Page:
an abecedary of poetry

In college I saw a performance by Garrison Keillor and Roland Flint entitled “An Abecedary of Poetry”, in which the two performers went back and forth reciting poems across the alphabet. If you ever saw or even listened to Keillor perform you know how dynamic and delightful he was. At the time it seemed to me that having this kind of command of poetry was beyond reach, but, older now, I see it’s largely just a matter of interest, time, and application. Memorizing poetry and prose is a good thing and the alphabet is a great organizational tool. Here is my own abecedary, some of which is aspirational. My favorite poems are unquestionably those of Gerard Manley Hopkins, in part because achieving a good understanding of them requires you to read them almost enough to memorize anyway.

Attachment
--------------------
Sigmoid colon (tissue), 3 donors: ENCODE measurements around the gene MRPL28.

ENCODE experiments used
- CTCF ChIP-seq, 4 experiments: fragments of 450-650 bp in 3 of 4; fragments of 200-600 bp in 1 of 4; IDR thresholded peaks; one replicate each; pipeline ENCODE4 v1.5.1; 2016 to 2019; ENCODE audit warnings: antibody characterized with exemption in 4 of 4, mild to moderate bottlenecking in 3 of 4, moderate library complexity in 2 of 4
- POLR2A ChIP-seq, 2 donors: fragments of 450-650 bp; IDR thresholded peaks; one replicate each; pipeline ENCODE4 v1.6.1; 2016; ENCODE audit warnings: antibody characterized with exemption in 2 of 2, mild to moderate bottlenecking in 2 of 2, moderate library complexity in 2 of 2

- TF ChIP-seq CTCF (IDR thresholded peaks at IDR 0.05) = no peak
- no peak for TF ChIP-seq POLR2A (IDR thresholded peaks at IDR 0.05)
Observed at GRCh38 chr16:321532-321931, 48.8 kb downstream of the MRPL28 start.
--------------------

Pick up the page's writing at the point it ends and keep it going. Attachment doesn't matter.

AAs Kingfishers Catch Fire; Anunciation; Andrea del Sarto
BBinsey Poplars
CChild Logic; Church Monuments
DDulce et Decorum Est; The Darkling Thrush
EThe Ecstasy; Ecclesiastes 3:1–8
FFuneral Blues; Foolish Questions; For the Time Being
GGod’s Grandeur
HHigh Windows; Harlem
IIt is the Duty of the Student; Inviting a Friend to Supper; Invictus; Is there a baby in the house?; Innocence Abroad
KKubla Khan; The Kraken
LLittle Abigail and the Beautiful Pony; Litany
MMusée des Beaux Arts; Mandalay
NNo man is an island; The New Colossus
OOn English; Ozymandias; On his seventy-fifth birthday
PPsalm 23; Portions of Paradise Lost
QFoolish Questions
RRomans 12; A Red, Red Rose
SSick; The Second Coming; Sonnet 116; Sonnet 23 (Milton)
TTo What Serves Mortal Beauty?; To a Friend Whose Work Has Come to Nothing
VThis Be the Verse
WWhen I Consider How My Light is Spent; When Great Trees Fall; The World
XI Wake and Feel the Fell of Dark Not Day

I intend to add links to each of these as I find time and interest to write about them.